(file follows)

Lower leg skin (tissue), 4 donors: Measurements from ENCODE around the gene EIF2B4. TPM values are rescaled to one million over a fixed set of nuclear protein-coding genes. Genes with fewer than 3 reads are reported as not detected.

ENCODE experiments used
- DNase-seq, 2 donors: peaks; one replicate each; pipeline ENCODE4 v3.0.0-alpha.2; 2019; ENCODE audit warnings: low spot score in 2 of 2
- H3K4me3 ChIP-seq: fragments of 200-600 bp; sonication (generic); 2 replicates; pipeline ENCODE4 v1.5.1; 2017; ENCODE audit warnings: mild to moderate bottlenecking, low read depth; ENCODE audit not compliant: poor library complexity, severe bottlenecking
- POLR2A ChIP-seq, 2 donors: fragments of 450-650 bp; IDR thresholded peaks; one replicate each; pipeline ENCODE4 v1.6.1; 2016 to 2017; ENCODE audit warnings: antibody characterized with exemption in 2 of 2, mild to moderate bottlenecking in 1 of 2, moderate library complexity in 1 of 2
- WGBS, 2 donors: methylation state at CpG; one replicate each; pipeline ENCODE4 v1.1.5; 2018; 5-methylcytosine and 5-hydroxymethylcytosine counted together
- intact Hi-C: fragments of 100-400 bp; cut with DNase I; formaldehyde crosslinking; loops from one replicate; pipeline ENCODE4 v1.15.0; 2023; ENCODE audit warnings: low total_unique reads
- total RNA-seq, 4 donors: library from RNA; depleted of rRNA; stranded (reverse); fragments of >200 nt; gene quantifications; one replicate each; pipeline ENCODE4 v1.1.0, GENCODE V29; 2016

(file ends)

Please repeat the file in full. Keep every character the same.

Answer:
Lower leg skin (tissue), 4 donors: Measurements from ENCODE around the gene EIF2B4. TPM values are rescaled to one million over a fixed set of nuclear protein-coding genes. Genes with fewer than 3 reads are reported as not detected.

ENCODE experiments used
- DNase-seq, 2 donors: peaks; one replicate each; pipeline ENCODE4 v3.0.0-alpha.2; 2019; ENCODE audit warnings: low spot score in 2 of 2
- H3K4me3 ChIP-seq: fragments of 200-600 bp; sonication (generic); 2 replicates; pipeline ENCODE4 v1.5.1; 2017; ENCODE audit warnings: mild to moderate bottlenecking, low read depth; ENCODE audit not compliant: poor library complexity, severe bottlenecking
- POLR2A ChIP-seq, 2 donors: fragments of 450-650 bp; IDR thresholded peaks; one replicate each; pipeline ENCODE4 v1.6.1; 2016 to 2017; ENCODE audit warnings: antibody characterized with exemption in 2 of 2, mild to moderate bottlenecking in 1 of 2, moderate library complexity in 1 of 2
- WGBS, 2 donors: methylation state at CpG; one replicate each; pipeline ENCODE4 v1.1.5; 2018; 5-methylcytosine and 5-hydroxymethylcytosine counted together
- intact Hi-C: fragments of 100-400 bp; cut with DNase I; formaldehyde crosslinking; loops from one replicate; pipeline ENCODE4 v1.15.0; 2023; ENCODE audit warnings: low total_unique reads
- total RNA-seq, 4 donors: library from RNA; depleted of rRNA; stranded (reverse); fragments of >200 nt; gene quantifications; one replicate each; pipeline ENCODE4 v1.1.0, GENCODE V29; 2016